Saturday, 1 October 2011

A Miss Universe Judge Tells All

by: Kiri Blakeley of Forbes Magazine
Courtesy of:

Last September 12, 2011, the new Miss Universe was crowned. The pageant, run by Donald Trump’s organization, was live from Sao Paolo, Brazil and aired on NBC. I happen to know one of the preliminary judges, Scott Lazerson. Lazerson has been in involved with philanthropy for years, and he is also a “professional connector,” which means he pretty much knows everyone, as I wrote in my profile, What Famous Friends Are For.

Lazerson interviewed 89 contestants from all over the world, then helped whittle them down to ten. Pageant executives added another five girls for the telecast, and the online audience voted to add one more.
Out of those 16 women, Miss Angola, 25-year-old Leila Lopes, was eventually crowned the 2011 Miss Universe.
Here, Scott and I discuss how the girls advanced in the contest.
What were you looking for and judging on?
Beauty, intelligence, and poise.
Now give me the real answer.
Beauty, beauty, beauty. It’s all about beauty. But read their bios. Every single one of them is smart too.
C’mon. They are not.
Well, maybe not every single one. But some really are. Miss Guam is a biochemist who wants to be a doctor. Miss Malaysia did a documentary on the United Nations High Commission for Refugees.
Did either make it to the final round?
Scott Lazerson (right) with producer Colin Hornett and Miss Universe 2010.
No. [laughs]
Aren’t these beauty contests a bit outdated?
I think the Miss Universe pageant is relevant and fun. It unifies the world. People fly in from all over the world to watch it. The fan base is unbelievable. When Miss Venezuela came in, the roar of the crowd was amazing. She was a real fan favorite.
The show is popular all over the world. About one billion people watch it. [ABC's The Bachelor finale trounced Miss Universe in the ratings.]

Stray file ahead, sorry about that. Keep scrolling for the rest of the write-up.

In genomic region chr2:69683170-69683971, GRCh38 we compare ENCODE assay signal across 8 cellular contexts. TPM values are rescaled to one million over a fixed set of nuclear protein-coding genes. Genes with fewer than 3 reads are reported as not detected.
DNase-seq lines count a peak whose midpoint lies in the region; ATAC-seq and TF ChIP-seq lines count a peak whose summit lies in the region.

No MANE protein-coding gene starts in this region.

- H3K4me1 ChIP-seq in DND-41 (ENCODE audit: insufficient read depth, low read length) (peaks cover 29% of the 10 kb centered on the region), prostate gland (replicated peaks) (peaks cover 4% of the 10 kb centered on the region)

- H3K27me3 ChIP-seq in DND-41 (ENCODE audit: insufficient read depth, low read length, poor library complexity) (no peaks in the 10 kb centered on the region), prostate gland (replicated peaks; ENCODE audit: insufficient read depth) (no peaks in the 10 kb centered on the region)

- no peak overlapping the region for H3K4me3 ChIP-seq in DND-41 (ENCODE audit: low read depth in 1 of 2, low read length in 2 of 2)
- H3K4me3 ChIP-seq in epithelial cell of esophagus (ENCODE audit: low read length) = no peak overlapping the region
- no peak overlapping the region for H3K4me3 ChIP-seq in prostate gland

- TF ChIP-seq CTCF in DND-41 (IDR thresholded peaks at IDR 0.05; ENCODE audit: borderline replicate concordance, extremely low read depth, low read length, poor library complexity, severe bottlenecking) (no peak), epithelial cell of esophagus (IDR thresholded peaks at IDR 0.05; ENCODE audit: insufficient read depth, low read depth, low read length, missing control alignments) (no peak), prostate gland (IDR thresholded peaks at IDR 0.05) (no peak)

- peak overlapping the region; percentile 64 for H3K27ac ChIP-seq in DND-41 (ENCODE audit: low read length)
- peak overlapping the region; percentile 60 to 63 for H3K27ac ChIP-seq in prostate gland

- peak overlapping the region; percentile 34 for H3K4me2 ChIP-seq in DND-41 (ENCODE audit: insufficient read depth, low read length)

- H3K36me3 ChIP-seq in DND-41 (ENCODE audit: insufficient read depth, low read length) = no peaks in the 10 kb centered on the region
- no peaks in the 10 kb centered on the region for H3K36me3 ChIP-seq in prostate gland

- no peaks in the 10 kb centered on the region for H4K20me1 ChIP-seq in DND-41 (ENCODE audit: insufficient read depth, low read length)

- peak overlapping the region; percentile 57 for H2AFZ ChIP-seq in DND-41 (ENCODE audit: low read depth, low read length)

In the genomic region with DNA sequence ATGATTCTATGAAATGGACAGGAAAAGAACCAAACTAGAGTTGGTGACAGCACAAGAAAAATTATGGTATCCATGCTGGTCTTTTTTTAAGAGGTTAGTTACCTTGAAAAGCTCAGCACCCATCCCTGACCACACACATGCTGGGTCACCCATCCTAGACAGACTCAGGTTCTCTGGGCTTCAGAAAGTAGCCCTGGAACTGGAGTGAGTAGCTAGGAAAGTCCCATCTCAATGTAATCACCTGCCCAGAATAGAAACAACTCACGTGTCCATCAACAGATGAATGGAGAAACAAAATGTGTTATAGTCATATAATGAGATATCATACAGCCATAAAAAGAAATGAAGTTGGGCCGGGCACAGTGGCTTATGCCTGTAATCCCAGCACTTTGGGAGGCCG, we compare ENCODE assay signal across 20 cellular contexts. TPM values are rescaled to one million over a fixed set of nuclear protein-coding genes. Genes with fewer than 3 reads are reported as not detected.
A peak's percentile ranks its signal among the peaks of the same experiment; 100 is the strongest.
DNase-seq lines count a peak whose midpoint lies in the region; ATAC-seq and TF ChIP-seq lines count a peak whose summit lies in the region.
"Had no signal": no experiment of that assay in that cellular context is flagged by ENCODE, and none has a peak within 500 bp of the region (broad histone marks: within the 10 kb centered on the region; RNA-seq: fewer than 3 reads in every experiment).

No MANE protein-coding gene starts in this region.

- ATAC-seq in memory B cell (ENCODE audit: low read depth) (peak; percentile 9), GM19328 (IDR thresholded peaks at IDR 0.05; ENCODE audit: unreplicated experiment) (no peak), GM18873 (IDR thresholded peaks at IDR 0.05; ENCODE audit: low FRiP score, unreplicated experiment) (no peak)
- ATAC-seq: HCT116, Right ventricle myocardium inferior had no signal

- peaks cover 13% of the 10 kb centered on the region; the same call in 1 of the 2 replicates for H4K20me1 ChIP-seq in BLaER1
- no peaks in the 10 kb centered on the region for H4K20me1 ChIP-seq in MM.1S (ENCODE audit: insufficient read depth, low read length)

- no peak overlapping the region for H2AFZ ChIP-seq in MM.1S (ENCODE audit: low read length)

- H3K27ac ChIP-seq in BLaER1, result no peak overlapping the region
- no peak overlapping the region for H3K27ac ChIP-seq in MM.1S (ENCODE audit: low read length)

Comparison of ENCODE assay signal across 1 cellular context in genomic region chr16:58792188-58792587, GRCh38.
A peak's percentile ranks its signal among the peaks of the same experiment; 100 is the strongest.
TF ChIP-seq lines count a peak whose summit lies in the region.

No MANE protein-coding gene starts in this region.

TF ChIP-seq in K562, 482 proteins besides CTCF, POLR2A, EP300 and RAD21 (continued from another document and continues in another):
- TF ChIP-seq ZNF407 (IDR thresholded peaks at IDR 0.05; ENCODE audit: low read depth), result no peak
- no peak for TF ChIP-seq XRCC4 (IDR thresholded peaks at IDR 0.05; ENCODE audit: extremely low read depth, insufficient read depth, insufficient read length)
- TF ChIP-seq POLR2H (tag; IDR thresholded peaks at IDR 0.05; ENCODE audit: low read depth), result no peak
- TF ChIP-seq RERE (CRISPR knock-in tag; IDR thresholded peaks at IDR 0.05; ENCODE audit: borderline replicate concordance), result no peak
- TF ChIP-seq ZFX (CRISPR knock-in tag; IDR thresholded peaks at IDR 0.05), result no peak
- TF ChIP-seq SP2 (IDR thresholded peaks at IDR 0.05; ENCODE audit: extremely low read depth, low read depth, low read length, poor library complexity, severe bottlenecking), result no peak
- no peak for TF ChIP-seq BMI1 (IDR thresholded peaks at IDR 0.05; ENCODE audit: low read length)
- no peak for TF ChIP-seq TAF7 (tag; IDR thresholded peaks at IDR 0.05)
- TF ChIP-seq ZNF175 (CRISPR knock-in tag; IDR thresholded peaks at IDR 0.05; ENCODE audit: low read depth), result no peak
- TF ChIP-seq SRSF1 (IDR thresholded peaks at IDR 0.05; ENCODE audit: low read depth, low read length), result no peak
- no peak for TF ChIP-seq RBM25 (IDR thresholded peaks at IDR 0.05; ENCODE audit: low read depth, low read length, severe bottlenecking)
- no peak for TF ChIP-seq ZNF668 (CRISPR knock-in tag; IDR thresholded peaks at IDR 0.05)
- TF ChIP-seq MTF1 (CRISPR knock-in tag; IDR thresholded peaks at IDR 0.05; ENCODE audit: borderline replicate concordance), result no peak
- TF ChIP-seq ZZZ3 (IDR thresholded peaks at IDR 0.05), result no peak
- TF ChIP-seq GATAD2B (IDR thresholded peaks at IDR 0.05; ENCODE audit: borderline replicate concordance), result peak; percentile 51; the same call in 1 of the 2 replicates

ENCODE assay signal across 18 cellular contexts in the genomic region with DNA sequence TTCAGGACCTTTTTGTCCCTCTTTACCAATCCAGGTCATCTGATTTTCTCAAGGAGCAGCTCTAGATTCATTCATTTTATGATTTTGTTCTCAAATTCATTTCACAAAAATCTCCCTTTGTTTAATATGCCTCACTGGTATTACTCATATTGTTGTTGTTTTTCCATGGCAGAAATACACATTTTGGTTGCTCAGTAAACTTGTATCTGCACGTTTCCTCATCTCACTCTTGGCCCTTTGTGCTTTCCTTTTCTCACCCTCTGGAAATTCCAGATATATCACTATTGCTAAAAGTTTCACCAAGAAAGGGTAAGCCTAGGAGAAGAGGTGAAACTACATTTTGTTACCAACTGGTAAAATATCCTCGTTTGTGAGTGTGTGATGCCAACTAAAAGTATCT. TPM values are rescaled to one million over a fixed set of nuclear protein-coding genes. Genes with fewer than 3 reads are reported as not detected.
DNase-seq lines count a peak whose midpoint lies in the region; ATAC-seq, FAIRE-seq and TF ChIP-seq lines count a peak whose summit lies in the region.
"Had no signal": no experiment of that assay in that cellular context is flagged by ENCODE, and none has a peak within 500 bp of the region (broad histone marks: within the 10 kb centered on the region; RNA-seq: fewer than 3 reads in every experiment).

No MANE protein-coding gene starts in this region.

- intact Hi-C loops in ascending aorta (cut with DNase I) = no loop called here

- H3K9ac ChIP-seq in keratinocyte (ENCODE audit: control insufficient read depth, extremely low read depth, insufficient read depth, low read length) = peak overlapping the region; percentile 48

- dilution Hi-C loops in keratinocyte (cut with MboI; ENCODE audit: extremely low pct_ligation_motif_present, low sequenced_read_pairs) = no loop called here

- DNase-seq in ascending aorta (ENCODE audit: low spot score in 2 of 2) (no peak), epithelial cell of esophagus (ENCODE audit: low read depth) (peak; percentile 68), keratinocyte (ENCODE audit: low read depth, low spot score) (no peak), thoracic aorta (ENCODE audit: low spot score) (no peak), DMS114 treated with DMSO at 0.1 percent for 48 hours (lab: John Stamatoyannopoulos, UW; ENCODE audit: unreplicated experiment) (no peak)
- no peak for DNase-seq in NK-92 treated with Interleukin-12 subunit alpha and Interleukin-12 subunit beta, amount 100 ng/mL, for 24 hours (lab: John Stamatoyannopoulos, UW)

Don’t these contests uphold women to an impossible standard of beauty and encourage young women to have issues with their weight and looks?
I believe that these contests encourage these young women to strive for excellence both within and without.  But I will say, there was three of them, when they appeared in their bathing suits, I thought, “And when did you getthose?”
Exactly. [For the record, winner Miss Angola says she has never had plastic surgery of any kind.] You are not going to see an A-cup winner. Do you ever see a plus-size Miss Universe?
Personally, I would love it! I did ask one of the girls if she could ever see a lesbian Miss Universe, and she said, “One hundred percent.”
Did you get to make up your own questions?
Who were your favorites?
I was a big fan of Miss USA, but a lot of people were concerned that she was too skinny. I believe it is just her DNA, just the way she is, but a lot of people weren’t buying it. I think it hurt her chances. Of the five top finalists, I had picked out three: Miss China, Miss Philippines, and Miss Brazil.
Before the show ended, you were posting on Facebook about how much you liked the eventual winner, Miss Angola.
She really flourished during the telecast. When I initially saw her, I didn’t pick her. She was shy. But during the telecast, she was very real. She and Miss Philippines were the most real. You can get a sense when you look in someone’s eyes—you can tell what’s up. [While People magazine calls Lopes a "linguist," Scott says she only spoke Portuguese, her native language, with the judges. Lopes studies business in Britain.]
What did your wife, Heidi, think of you hanging out with all these babes?
I am married to my own Miss Universe who supports me in everything I do, she loved the idea of me going to meet these “babes” because I am simply going to enlist them all in great philanthropic endeavors!
Kiri Blakeley writes about women, pop culture, and media. Follow me on Twitter. Follow Scott on Twitter @scottlazerson.